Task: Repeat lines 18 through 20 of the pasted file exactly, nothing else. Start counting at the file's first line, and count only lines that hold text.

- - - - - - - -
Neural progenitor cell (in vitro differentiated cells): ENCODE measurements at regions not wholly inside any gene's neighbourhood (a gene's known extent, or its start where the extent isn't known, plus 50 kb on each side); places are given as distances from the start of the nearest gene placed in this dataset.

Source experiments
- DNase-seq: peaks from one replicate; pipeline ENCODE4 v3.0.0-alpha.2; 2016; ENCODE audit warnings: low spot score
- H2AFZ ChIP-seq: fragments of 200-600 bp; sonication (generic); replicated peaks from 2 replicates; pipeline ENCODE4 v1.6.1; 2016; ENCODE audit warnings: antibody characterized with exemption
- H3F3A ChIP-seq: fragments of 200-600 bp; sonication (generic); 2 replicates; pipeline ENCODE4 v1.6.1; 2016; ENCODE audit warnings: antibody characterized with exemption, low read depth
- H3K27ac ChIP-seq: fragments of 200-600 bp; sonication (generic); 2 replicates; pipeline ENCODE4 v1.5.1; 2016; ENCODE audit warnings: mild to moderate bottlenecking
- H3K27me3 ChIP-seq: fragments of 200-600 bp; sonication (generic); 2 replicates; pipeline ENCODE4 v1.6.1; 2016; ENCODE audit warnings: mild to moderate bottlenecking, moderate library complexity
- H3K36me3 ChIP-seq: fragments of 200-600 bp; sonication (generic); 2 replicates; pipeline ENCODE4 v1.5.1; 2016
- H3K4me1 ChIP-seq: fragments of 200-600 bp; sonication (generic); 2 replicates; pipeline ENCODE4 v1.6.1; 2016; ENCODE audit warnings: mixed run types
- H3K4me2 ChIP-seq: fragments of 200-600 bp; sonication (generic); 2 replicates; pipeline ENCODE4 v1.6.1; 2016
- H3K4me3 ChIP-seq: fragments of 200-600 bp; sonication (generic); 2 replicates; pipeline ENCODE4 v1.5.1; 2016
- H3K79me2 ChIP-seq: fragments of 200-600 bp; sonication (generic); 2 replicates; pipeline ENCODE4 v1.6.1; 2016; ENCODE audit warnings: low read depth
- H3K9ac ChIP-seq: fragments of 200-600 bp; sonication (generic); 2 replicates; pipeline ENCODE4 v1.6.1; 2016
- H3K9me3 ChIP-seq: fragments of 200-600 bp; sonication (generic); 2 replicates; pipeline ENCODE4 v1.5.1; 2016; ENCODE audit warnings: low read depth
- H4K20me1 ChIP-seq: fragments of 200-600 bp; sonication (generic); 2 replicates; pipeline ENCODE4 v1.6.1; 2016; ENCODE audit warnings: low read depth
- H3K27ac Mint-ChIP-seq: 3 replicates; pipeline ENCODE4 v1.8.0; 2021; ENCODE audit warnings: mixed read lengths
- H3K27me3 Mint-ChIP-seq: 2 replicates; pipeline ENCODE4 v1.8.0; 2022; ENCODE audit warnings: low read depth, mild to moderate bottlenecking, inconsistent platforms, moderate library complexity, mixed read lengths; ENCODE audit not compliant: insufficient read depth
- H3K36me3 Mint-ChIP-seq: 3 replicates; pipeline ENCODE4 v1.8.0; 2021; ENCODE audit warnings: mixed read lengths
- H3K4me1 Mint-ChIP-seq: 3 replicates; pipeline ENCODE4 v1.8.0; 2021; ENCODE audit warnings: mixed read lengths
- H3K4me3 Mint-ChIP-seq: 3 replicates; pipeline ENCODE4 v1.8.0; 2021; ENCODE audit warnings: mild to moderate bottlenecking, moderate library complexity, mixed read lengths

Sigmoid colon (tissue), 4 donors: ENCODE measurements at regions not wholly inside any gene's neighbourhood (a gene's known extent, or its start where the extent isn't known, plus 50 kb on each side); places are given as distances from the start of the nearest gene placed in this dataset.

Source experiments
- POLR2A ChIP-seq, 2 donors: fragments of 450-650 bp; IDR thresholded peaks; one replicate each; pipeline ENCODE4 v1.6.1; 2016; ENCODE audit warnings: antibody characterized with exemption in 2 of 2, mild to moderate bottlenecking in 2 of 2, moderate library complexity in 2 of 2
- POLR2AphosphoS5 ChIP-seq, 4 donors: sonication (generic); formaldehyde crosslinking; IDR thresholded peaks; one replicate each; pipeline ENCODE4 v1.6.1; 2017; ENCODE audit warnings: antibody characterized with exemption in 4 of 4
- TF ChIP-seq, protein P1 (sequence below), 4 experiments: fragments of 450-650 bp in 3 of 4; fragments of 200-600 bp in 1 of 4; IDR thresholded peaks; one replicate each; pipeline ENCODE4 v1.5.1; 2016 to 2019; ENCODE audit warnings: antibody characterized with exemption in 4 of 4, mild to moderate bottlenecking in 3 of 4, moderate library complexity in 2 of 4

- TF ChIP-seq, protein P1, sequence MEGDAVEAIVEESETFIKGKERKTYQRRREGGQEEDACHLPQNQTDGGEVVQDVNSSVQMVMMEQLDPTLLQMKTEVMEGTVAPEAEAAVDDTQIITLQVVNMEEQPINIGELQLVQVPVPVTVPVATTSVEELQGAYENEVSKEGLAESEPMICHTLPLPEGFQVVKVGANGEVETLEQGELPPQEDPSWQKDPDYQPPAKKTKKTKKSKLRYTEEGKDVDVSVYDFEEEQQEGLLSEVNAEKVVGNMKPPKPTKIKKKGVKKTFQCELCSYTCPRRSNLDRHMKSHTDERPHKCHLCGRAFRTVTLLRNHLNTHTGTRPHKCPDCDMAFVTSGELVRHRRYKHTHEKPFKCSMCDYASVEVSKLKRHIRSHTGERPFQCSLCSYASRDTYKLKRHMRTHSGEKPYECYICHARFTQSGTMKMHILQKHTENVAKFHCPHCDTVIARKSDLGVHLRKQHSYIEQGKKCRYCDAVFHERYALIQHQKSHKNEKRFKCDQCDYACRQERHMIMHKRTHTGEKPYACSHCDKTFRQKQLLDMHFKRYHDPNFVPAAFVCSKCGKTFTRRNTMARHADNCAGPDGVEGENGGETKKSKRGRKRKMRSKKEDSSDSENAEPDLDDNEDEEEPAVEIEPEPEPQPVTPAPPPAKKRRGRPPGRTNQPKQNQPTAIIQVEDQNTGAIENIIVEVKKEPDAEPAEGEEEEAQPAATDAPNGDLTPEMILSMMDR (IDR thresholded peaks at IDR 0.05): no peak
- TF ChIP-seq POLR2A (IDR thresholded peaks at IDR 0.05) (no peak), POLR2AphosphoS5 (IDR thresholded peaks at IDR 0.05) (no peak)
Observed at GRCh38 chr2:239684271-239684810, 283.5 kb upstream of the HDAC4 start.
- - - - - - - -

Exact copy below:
- H3K36me3 Mint-ChIP-seq: 3 replicates; pipeline ENCODE4 v1.8.0; 2021; ENCODE audit warnings: mixed read lengths
- H3K4me1 Mint-ChIP-seq: 3 replicates; pipeline ENCODE4 v1.8.0; 2021; ENCODE audit warnings: mixed read lengths
- H3K4me3 Mint-ChIP-seq: 3 replicates; pipeline ENCODE4 v1.8.0; 2021; ENCODE audit warnings: mild to moderate bottlenecking, moderate library complexity, mixed read lengths